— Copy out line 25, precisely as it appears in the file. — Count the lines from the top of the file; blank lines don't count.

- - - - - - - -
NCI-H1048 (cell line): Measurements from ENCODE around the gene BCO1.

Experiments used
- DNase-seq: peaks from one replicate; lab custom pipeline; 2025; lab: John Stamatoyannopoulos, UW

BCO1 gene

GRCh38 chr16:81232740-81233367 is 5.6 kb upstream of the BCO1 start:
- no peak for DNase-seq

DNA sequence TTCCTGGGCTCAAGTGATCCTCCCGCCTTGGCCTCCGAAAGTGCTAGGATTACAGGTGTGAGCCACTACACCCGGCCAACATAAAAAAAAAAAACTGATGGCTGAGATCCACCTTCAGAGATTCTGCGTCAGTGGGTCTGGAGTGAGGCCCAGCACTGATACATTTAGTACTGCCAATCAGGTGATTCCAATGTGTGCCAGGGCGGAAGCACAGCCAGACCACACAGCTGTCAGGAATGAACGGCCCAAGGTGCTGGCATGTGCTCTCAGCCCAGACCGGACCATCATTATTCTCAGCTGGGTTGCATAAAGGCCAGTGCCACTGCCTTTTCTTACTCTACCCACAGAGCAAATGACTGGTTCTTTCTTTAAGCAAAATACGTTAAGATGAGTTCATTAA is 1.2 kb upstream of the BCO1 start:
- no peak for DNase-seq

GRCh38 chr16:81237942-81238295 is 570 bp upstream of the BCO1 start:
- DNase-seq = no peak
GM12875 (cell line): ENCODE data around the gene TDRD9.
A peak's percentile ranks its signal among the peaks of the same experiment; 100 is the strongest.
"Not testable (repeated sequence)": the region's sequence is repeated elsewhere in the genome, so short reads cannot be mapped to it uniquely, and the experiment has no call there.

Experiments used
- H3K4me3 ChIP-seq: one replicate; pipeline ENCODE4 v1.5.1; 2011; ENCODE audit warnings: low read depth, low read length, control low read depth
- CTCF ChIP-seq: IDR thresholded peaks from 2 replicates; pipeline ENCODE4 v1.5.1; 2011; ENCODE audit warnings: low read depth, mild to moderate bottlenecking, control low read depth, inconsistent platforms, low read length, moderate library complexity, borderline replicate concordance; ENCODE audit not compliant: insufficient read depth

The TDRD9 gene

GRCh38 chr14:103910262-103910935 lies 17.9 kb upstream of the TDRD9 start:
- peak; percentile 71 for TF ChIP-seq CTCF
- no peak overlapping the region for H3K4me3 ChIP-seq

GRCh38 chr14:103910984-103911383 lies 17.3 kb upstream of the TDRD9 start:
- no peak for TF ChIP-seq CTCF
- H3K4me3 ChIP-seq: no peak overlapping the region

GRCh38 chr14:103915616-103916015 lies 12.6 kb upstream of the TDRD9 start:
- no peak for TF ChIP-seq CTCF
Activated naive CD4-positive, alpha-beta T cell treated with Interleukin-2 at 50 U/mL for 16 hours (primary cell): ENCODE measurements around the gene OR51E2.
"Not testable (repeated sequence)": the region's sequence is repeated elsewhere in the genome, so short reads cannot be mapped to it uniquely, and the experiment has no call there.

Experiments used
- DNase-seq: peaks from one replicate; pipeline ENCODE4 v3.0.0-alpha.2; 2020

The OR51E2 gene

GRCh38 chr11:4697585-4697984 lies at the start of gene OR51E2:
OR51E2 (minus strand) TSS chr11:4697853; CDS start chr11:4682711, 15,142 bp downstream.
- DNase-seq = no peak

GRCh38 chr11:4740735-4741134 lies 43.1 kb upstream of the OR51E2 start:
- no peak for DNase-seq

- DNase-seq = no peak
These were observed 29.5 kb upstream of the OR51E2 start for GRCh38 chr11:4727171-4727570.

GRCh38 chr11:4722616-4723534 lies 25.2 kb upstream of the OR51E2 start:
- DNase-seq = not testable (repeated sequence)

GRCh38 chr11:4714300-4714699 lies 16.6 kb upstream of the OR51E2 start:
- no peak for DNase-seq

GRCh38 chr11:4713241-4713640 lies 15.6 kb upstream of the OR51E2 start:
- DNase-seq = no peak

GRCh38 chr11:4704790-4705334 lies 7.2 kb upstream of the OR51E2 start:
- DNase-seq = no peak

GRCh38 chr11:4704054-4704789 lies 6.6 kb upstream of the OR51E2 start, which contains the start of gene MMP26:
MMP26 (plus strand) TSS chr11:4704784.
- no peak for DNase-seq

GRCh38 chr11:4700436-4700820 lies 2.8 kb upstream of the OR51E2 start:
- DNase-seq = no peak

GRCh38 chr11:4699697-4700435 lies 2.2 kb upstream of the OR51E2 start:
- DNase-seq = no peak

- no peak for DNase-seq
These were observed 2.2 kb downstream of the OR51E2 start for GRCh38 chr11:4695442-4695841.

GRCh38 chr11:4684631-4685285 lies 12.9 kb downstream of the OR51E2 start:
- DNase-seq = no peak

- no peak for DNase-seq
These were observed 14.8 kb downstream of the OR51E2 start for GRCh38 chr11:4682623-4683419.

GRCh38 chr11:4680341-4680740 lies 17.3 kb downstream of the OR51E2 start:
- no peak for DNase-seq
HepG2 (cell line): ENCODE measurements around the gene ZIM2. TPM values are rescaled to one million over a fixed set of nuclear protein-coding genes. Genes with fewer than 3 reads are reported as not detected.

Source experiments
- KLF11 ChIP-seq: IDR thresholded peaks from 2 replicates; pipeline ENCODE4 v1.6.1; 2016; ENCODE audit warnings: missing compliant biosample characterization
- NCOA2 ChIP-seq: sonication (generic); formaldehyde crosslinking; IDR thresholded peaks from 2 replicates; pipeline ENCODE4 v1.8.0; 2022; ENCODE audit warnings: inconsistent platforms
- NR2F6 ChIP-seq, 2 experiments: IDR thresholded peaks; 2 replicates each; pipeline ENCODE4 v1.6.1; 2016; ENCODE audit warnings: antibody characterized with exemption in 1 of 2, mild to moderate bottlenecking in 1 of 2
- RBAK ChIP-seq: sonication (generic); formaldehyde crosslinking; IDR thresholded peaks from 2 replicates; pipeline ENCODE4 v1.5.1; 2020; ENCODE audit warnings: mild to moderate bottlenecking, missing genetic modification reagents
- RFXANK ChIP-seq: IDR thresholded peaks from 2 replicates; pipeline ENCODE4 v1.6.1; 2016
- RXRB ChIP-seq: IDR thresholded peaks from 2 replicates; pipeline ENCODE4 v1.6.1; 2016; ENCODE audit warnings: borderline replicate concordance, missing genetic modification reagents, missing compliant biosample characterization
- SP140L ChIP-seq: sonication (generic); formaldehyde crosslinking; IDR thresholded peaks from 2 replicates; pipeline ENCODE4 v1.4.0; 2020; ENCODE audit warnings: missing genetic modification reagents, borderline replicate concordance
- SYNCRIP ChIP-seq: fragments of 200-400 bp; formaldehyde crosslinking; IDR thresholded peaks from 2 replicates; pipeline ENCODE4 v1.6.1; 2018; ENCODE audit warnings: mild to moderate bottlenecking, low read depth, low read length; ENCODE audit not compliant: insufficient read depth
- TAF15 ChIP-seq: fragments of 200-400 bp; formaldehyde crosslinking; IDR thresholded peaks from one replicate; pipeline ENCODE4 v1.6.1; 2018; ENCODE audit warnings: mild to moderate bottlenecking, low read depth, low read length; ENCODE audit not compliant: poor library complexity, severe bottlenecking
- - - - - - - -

- no peak for TF ChIP-seq CTCF